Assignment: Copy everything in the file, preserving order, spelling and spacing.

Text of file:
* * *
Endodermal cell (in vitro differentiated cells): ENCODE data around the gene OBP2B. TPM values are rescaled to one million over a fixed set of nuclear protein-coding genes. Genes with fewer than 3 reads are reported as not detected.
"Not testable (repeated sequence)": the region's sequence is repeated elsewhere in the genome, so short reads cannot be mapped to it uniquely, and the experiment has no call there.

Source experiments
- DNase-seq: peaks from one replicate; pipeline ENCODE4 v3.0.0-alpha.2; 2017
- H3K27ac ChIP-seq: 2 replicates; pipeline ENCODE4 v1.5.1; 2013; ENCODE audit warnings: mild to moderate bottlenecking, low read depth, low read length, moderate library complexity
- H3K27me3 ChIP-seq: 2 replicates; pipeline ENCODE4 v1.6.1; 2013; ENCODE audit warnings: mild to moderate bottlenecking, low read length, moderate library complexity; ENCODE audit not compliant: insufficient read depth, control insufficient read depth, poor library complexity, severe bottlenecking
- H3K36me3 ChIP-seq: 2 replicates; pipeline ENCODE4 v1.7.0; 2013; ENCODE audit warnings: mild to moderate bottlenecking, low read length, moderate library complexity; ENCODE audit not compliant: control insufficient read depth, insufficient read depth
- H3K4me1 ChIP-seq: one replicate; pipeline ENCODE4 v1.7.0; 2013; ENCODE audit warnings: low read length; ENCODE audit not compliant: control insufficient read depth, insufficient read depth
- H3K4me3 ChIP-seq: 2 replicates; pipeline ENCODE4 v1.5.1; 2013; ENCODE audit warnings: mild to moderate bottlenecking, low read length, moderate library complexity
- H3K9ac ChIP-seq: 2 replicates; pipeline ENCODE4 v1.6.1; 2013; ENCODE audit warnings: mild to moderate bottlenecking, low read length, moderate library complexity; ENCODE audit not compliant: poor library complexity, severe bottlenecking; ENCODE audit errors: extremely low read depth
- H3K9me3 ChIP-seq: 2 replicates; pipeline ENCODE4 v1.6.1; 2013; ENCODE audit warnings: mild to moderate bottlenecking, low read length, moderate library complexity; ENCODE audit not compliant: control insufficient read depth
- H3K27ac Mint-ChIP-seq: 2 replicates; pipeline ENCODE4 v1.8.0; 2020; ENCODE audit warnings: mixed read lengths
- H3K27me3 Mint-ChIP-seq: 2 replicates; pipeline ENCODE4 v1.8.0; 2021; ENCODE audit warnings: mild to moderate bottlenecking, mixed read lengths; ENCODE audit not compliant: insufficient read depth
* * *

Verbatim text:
Endodermal cell (in vitro differentiated cells): ENCODE data around the gene OBP2B. TPM values are rescaled to one million over a fixed set of nuclear protein-coding genes. Genes with fewer than 3 reads are reported as not detected.
"Not testable (repeated sequence)": the region's sequence is repeated elsewhere in the genome, so short reads cannot be mapped to it uniquely, and the experiment has no call there.

Source experiments
- DNase-seq: peaks from one replicate; pipeline ENCODE4 v3.0.0-alpha.2; 2017
- H3K27ac ChIP-seq: 2 replicates; pipeline ENCODE4 v1.5.1; 2013; ENCODE audit warnings: mild to moderate bottlenecking, low read depth, low read length, moderate library complexity
- H3K27me3 ChIP-seq: 2 replicates; pipeline ENCODE4 v1.6.1; 2013; ENCODE audit warnings: mild to moderate bottlenecking, low read length, moderate library complexity; ENCODE audit not compliant: insufficient read depth, control insufficient read depth, poor library complexity, severe bottlenecking
- H3K36me3 ChIP-seq: 2 replicates; pipeline ENCODE4 v1.7.0; 2013; ENCODE audit warnings: mild to moderate bottlenecking, low read length, moderate library complexity; ENCODE audit not compliant: control insufficient read depth, insufficient read depth
- H3K4me1 ChIP-seq: one replicate; pipeline ENCODE4 v1.7.0; 2013; ENCODE audit warnings: low read length; ENCODE audit not compliant: control insufficient read depth, insufficient read depth
- H3K4me3 ChIP-seq: 2 replicates; pipeline ENCODE4 v1.5.1; 2013; ENCODE audit warnings: mild to moderate bottlenecking, low read length, moderate library complexity
- H3K9ac ChIP-seq: 2 replicates; pipeline ENCODE4 v1.6.1; 2013; ENCODE audit warnings: mild to moderate bottlenecking, low read length, moderate library complexity; ENCODE audit not compliant: poor library complexity, severe bottlenecking; ENCODE audit errors: extremely low read depth
- H3K9me3 ChIP-seq: 2 replicates; pipeline ENCODE4 v1.6.1; 2013; ENCODE audit warnings: mild to moderate bottlenecking, low read length, moderate library complexity; ENCODE audit not compliant: control insufficient read depth
- H3K27ac Mint-ChIP-seq: 2 replicates; pipeline ENCODE4 v1.8.0; 2020; ENCODE audit warnings: mixed read lengths
- H3K27me3 Mint-ChIP-seq: 2 replicates; pipeline ENCODE4 v1.8.0; 2021; ENCODE audit warnings: mild to moderate bottlenecking, mixed read lengths; ENCODE audit not compliant: insufficient read depth